2. Build systems and automate.

Once you have strategy, you need to build systems. As tedious as it may be, your systems need to include EVERY SINGLE STEP in EACH AND EVERY SINLGE process. Our agency has email drafts for several different scenarios, flows to help us navigate through each step of hiring, client intake, process for each individual service offerings, amongst a million other things, etc.

I will say that I owe this all to hiring project managers. It’s actually one of the best things that I’ve ever done for my business.

Project managers focus on getting projects completed from start to finish, which means they need to know every step in the process to ensure the project is completed to satisfaction. They have a way of breaking things down to their simplest form which is exactly how building complicated things work.

For solopreneurs, this is a never-ending process that we often execute but never record and can become challenging when attempting to translate expectations to a team. Processes should be clearly written down and even automated through tools like Podio, Dropbox, and Calendly. Systems will ultimately make or break your company.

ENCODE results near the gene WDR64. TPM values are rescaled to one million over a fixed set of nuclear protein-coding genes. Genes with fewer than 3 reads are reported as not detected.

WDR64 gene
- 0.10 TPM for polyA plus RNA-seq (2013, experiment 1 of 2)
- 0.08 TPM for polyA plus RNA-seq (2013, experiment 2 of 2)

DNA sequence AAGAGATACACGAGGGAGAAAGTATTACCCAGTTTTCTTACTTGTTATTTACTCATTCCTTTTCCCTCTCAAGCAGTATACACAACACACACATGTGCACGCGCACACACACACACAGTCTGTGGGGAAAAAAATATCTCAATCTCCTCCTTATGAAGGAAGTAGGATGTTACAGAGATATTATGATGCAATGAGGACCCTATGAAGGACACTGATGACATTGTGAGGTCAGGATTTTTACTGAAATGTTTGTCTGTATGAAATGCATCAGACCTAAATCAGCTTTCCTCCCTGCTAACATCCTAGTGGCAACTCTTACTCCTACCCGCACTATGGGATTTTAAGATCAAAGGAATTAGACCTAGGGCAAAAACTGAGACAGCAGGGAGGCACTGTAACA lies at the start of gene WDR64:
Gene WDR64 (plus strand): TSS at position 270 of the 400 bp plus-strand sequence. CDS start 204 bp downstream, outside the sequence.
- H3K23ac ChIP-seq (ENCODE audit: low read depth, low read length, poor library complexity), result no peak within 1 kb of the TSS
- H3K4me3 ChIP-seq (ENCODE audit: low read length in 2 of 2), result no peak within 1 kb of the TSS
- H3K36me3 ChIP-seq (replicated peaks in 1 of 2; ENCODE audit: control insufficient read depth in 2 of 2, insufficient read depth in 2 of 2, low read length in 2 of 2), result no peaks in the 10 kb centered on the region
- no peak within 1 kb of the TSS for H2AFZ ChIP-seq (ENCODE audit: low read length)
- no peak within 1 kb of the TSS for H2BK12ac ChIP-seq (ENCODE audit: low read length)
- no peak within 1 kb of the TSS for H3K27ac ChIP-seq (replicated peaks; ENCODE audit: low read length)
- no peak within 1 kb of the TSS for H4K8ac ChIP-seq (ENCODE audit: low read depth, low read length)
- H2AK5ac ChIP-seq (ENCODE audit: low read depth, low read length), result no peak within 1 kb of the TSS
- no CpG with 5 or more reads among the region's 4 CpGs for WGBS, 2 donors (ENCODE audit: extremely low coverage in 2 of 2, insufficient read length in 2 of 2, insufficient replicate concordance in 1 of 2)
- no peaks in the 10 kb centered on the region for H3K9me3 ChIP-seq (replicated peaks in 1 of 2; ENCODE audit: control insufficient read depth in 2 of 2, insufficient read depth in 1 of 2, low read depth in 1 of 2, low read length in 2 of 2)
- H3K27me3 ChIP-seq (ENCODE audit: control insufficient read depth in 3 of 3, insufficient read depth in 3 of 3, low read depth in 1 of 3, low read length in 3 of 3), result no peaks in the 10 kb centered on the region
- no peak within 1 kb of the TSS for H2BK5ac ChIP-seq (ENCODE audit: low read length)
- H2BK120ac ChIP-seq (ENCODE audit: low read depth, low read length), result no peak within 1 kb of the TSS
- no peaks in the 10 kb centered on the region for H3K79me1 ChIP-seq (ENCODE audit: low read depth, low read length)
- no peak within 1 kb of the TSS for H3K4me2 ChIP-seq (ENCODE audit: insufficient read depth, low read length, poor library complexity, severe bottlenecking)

3. Focus on brand development.

One of the first things that we request from our clients is information on who they are. I’ve watched people carefully deliver their company in a confident and competent way, while I’ve also watched people stumble through their delivery. Sometimes it’s personality and sometimes it’s uncertainty, but either way, it’s not the best start for your brand.

We say this a lot, but your brand is more than just a logo.

People are hyper-focused on the symbol they choose, thinking that their logo is what will carry them to success, but that’s just not true. Brands are developed with many of the things, we’ve already discussed including understanding your client and how you want them to feel when they encounter your company. Are they excited? Do they feel safe? Do they associate your company name and logo with the services you offer?

Then, the question becomes how is this communicated throughout your marketing strategy and promotional materials? Is it evident on your website? Is it evident through how you interact with people? Are there any hidden messages that you are unintentionally communicating that may potentially hurt your brand?